THE POISONWOOD BIBLE
By Barbara Kingsolver
Recently there has been a wave of interest among American writers in the historical novel. In the last eighteen months alone, major names like Pynchon, DeLillo, Banks, and Roth have all taken a turn.
While these authors have elected to stay within the American setting and experience, Barbara Kingsolver has ventured further afield. The Poisonwood Bible is a historical novel that takes place during the Congo’s struggle for independence and the subsequent betrayal of the Mobutu years. It follows the fortunes of the Price sisters: four young girls brought to the Congo by their missionary father Nathan and his long-suffering wife Orleanna.
The novel is narrated by the four children, with Orleanna functioning as a kind of chorus. As they grow up, the sisters are defined by their changing attitudes towards Africa, their father, and each other.
The challenge a novelist faces with such an arrangement is to avoid making all of the sisters sound the same without turning them into caricatures. In this case, the challenge is met. Each of the five voices has a unique way of handling language and is a distinct psychological creation.
The novel’s time frame shows the same sure touch – beginning with a narrow focus on the Price family’s arrival and first months in the village of Kilanga, and concluding with fragments drawn from across two continents and twenty years. One could imagine all sorts of ways that a construction like that would fall apart, but it doesn’t. Everything about this book seems to work.
As in most historical novels, there is a parallel drawn between public and private lives, the domestic and political worlds. At times the connection is made explicit – as when one of the sisters dies on the same day as Patrice Lumumba – but usually it is only implied. The violence and exploitation within the Price household, for example, mirrors the tyranny and repression of Belgian Congo and Mobutu’s Zaire.
Lying over top of these parallel tracks is the larger, Biblical analogy. Given to quoting frequently from the Apocrypha, Kingsolver’s interest is in the status of scripture as sacred text. A Poisonwood Bible is not so much an anti-Bible as one belonging to another place, and containing another history. In making this point Kingsolver is well aware that she is going where many other authors have gone before. The theme of the white man’s attempt to force his alien culture and religion on native societies is familiar ground.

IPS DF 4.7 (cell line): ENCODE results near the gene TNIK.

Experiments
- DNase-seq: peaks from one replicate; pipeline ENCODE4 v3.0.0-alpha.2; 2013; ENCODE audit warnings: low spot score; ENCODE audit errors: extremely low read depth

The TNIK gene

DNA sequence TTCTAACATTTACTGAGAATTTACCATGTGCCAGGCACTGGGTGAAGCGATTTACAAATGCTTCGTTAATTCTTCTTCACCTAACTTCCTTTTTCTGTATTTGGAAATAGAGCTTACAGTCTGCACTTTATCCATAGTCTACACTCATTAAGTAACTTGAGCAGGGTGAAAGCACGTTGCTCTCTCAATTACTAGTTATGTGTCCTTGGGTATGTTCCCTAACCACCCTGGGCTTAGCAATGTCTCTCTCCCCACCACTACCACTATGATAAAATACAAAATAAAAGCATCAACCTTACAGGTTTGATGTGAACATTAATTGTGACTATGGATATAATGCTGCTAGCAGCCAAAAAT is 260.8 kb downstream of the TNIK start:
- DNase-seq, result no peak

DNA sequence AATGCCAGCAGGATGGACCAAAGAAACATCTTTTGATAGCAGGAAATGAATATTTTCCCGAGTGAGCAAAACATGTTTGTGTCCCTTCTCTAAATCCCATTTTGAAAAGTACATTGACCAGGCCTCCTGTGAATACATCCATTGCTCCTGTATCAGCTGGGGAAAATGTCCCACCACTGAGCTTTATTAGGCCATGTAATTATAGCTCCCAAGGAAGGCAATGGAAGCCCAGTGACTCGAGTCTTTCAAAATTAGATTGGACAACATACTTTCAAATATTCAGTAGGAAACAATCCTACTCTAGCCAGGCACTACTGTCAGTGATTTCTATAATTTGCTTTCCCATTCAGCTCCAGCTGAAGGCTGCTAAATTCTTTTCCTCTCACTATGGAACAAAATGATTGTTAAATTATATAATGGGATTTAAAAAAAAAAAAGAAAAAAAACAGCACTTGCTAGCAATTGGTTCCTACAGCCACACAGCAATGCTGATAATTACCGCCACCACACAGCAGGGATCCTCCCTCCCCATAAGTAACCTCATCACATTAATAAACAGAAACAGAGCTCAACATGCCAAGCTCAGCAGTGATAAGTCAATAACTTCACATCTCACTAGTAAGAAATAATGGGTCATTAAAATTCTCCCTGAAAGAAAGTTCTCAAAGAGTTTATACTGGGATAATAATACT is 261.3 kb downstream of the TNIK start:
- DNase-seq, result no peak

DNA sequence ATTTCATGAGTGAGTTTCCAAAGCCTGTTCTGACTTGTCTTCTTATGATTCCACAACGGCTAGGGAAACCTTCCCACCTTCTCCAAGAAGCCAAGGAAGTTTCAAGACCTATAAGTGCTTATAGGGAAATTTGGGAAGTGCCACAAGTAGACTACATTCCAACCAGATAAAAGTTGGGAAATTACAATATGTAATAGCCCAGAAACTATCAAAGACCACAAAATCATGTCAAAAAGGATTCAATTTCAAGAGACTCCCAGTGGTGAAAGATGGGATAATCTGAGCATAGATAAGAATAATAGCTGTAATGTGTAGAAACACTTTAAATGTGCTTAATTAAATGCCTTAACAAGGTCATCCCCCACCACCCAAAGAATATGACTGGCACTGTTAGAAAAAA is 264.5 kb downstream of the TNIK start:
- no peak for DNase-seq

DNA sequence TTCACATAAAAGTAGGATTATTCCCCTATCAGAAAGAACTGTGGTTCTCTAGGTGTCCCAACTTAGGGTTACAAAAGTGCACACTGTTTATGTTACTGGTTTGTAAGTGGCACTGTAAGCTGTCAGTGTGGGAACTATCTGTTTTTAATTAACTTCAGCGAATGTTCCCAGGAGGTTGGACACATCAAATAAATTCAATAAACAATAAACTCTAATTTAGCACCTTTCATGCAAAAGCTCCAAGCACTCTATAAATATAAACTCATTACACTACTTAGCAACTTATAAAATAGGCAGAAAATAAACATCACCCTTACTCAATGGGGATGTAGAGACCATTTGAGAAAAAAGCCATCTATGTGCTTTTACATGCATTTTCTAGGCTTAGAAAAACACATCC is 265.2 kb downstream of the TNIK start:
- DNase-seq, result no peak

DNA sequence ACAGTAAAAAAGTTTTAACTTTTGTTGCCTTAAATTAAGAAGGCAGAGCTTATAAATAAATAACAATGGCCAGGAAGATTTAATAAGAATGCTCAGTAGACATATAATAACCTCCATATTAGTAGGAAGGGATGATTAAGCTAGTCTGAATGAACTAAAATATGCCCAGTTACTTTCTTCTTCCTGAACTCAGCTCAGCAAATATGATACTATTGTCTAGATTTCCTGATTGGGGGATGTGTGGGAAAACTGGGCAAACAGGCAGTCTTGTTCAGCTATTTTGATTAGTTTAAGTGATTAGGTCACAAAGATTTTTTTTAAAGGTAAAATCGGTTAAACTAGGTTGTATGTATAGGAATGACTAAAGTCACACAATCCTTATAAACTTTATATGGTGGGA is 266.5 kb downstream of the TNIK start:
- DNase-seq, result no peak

But while The Poisonwood Bible has a place among other works of post-colonial African literature, Kingsolver is, first and foremost, a writer from the American south. Both Conrad and Achebe are cited in the bibliography as sources, but Faulkner is the important artistic model. As I Lay Dying gets as much play in this novel as it did in Graham Swift’s Last Orders, though its presence is more subtly felt.
What really makes The Poisonwood Bible such an impressive achievement, however, are all the things that it is not. The descriptive writing, for example, is colourful and lushly imaginative, but never loses the precision that keeps it from sailing off into the purple world. Kingsolver is ambitious without being pretentious, and political without being preachy.
The best fiction has an uncanny way of blending the familiar and the new – not by simply displacing fictional conventions into modern settings, but by making us see what it is about the old that is new. The Poisonwood Bible is a book that re-creates literature as well as history, and succeeds in doing both.
Review first published November 28, 1998. A useful background source, examining the tradition of the colonial and post-colonial African novel from a historical perspective, is Kurt Loeb’s White Man’s Burden. Why the character of the intolerant missionary has continued to be so popular, especially in American fiction, is still not clear to me.